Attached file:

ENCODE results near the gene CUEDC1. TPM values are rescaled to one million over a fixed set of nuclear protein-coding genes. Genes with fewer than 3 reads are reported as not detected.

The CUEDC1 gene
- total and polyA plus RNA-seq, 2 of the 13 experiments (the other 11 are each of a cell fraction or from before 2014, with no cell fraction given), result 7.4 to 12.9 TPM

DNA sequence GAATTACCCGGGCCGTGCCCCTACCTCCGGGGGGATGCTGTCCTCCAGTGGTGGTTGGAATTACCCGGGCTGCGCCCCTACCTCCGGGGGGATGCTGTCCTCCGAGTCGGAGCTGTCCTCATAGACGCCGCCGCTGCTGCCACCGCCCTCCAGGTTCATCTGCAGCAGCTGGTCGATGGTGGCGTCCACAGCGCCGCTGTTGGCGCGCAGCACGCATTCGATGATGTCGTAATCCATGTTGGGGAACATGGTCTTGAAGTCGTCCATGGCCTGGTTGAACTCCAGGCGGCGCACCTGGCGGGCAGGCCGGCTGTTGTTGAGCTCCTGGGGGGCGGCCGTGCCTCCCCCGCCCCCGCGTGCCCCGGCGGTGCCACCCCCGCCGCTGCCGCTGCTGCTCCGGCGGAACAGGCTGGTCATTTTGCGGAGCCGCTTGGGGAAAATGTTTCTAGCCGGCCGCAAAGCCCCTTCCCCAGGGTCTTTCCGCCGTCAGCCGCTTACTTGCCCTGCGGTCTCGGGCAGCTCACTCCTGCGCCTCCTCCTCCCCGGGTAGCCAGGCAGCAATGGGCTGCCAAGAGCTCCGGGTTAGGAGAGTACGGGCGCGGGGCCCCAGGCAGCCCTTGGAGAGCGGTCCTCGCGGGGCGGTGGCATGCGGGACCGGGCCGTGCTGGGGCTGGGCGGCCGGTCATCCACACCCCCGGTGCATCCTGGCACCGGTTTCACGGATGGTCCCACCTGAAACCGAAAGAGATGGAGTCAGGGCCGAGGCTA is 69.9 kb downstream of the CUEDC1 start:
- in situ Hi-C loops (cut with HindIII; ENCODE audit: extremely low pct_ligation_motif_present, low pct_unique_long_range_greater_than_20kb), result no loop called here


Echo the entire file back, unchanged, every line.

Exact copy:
ENCODE results near the gene CUEDC1. TPM values are rescaled to one million over a fixed set of nuclear protein-coding genes. Genes with fewer than 3 reads are reported as not detected.

The CUEDC1 gene
- total and polyA plus RNA-seq, 2 of the 13 experiments (the other 11 are each of a cell fraction or from before 2014, with no cell fraction given), result 7.4 to 12.9 TPM

DNA sequence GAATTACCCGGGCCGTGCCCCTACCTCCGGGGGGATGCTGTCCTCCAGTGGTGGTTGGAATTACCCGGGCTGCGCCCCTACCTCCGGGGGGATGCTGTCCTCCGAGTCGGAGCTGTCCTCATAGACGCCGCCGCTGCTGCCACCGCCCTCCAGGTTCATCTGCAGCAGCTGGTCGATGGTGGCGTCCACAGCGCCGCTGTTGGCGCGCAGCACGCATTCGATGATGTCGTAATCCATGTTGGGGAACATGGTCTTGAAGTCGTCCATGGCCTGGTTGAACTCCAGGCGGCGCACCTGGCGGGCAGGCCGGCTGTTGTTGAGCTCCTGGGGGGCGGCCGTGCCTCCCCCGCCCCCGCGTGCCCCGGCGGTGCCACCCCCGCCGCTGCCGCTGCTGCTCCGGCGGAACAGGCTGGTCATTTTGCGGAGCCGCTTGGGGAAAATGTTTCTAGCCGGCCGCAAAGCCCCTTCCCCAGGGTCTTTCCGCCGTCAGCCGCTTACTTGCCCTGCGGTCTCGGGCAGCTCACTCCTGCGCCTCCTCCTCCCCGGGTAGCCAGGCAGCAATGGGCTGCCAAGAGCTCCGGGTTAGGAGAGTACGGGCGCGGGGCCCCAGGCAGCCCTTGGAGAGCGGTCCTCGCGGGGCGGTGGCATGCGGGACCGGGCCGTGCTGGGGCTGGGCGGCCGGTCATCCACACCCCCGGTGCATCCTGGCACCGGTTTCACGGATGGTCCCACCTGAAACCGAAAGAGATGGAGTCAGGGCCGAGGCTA is 69.9 kb downstream of the CUEDC1 start:
- in situ Hi-C loops (cut with HindIII; ENCODE audit: extremely low pct_ligation_motif_present, low pct_unique_long_range_greater_than_20kb), result no loop called here